While this also can be a positive, sometimes you just want some peace and quiet. Architects and urban planners are diligently working to find a way to balance the city with quiet spaces that we do appreciate from the suburbs. This can be quite a challenge when a city is quite the opposite. This is something that you can't really beat in a suburb and admittedly it is something even I enjoy when the day has been long and you only want peace and quiet.
At first, many thought the price of the suburbs was outrageous. This was because at the time, they were in high demand and were priced to only fit a selected type of people. As salaries have increased and quality of life standards have been pushed ahead, prices to live in the suburban areas have actually remained relatively stable (increasing only with inflation). The city dwellers, however, have seen the recent explosion of urban desire increase their property values ten fold. You will pay at least double if not triple, quadruple or even more per square foot in the city because of the demand. Usually these spaces are in much more of a central location and embellish themselves with higher quality materials and real designers thus making their price tag un-affordable to many. What we are effectively seeing is exactly what we once saw in the suburbs, selectively pricing living spaces to weed out any 'undesirables', a form of gentrification which is all too familiar with many people already feeling the pressures within the city.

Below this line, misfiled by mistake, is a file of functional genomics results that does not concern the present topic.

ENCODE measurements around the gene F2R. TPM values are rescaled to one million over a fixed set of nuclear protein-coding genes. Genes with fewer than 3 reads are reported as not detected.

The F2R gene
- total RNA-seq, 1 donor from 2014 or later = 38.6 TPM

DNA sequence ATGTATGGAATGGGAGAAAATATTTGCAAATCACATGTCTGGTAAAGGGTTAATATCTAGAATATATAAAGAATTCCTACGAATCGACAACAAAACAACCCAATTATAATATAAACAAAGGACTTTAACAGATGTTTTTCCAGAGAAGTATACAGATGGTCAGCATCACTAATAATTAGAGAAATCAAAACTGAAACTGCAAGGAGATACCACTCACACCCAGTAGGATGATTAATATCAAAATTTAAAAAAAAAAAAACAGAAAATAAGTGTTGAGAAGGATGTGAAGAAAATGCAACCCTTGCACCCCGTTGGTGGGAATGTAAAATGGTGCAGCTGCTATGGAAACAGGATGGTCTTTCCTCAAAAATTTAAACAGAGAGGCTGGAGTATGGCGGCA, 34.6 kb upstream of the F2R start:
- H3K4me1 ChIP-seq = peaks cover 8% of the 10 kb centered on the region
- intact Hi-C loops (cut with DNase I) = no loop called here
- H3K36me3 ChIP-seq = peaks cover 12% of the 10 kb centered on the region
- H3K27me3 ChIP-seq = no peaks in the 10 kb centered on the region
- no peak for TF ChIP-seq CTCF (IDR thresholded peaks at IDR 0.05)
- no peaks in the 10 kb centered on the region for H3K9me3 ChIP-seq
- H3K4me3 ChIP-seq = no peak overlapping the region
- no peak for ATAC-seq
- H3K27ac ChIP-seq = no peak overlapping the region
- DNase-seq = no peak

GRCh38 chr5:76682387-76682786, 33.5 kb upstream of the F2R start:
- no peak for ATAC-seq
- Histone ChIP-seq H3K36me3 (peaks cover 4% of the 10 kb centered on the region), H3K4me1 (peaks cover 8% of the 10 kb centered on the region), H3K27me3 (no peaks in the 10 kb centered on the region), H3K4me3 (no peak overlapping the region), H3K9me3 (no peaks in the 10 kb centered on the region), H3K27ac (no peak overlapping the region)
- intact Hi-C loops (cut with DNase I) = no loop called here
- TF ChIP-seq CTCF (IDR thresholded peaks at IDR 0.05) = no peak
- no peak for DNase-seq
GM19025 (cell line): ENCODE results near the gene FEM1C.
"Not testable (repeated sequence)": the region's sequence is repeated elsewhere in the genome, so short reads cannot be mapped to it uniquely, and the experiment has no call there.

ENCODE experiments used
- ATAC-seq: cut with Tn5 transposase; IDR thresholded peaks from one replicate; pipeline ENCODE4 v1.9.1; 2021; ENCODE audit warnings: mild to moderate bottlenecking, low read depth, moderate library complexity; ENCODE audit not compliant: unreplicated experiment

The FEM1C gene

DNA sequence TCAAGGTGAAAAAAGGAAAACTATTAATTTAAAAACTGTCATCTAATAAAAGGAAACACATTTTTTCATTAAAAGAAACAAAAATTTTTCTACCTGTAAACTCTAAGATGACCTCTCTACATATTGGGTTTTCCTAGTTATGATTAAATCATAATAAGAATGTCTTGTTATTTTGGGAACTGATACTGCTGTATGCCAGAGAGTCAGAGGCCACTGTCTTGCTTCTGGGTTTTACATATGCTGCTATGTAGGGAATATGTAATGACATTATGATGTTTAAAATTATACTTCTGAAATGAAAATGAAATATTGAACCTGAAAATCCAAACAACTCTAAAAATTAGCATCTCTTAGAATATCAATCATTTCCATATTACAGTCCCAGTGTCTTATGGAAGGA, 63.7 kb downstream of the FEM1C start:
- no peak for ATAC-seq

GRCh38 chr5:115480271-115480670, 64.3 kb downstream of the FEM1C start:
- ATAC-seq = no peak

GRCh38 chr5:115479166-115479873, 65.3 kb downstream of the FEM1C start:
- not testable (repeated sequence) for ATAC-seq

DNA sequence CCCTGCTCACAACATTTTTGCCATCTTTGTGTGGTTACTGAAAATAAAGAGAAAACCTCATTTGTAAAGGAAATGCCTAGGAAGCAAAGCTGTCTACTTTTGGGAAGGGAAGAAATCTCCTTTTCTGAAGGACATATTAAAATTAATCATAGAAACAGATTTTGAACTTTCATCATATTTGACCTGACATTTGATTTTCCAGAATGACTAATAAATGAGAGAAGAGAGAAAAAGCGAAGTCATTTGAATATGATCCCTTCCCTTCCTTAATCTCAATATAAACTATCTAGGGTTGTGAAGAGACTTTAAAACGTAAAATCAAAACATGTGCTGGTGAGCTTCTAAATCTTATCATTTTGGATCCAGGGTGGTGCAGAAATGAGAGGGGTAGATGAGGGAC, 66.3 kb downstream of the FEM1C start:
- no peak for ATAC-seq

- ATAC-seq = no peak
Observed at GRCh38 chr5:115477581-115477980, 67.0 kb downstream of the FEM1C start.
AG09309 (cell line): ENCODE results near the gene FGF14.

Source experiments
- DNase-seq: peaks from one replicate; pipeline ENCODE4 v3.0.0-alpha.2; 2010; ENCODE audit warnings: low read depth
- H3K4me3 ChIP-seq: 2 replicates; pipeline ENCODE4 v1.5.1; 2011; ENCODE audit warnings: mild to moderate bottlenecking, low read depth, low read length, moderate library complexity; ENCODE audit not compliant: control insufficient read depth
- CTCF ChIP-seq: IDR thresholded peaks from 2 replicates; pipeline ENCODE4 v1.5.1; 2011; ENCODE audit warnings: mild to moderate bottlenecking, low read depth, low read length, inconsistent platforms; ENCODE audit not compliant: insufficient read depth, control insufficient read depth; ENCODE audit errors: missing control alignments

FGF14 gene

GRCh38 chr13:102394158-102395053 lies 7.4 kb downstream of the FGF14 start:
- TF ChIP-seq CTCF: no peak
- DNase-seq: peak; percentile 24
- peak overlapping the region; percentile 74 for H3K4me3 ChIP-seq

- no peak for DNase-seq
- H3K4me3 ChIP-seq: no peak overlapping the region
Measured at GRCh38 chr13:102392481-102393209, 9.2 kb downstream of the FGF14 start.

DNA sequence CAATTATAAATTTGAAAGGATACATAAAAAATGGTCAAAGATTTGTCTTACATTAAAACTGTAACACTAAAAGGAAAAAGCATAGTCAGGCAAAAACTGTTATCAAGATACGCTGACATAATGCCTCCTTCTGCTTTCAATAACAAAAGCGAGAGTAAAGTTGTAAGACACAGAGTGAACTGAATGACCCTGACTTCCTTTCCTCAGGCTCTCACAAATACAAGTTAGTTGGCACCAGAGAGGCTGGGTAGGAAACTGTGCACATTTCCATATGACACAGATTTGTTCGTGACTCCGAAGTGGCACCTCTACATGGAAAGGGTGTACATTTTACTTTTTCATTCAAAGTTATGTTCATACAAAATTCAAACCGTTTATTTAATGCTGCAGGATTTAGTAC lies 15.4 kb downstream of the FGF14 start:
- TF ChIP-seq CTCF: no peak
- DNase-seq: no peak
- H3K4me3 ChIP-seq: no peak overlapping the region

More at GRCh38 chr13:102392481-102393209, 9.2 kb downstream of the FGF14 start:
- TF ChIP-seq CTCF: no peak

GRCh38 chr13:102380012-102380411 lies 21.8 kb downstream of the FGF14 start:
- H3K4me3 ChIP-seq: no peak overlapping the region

Why the City?
So what is the urban appeal? I'd usually say it's the most current trend, but I know that with growing gas prices, increasing numbers in professional fields and greater offerings within cities people will continue to flock. Does this constitute a 'fad'? We will see as time carries on, but I'm predicting solid growth rates to continue. It seems the largest obstacle for most people including families is the price tag that is attached to such small spaces. To remedy this, cities are turning to a mass-production module, or at least the thinking of such. There will never be a production builder mentality about any city that holds any clout because it will effectively ruin the beauty it brings about. Instead, planners are seeing that limiting an expensive palate of materials and trendy designers is helping keep costs down while still driving people in. More expensive living is forcing out those who may be tempted to commit crime (although that is class-profiling and not just in any way) so we actually may continue to see the growth of crime in suburbs while cities grow safer by the day. Either way, you have a higher concentration of people in the city, so the crime per capita may be the same as in the suburbs just in a much smaller and condensed area. I predict cities will only grow in the next ten years with a stabilization occurring within fifty, our generation and (hopefully) ones to follow seem to appreciate the idea of self-containment and urban dwelling.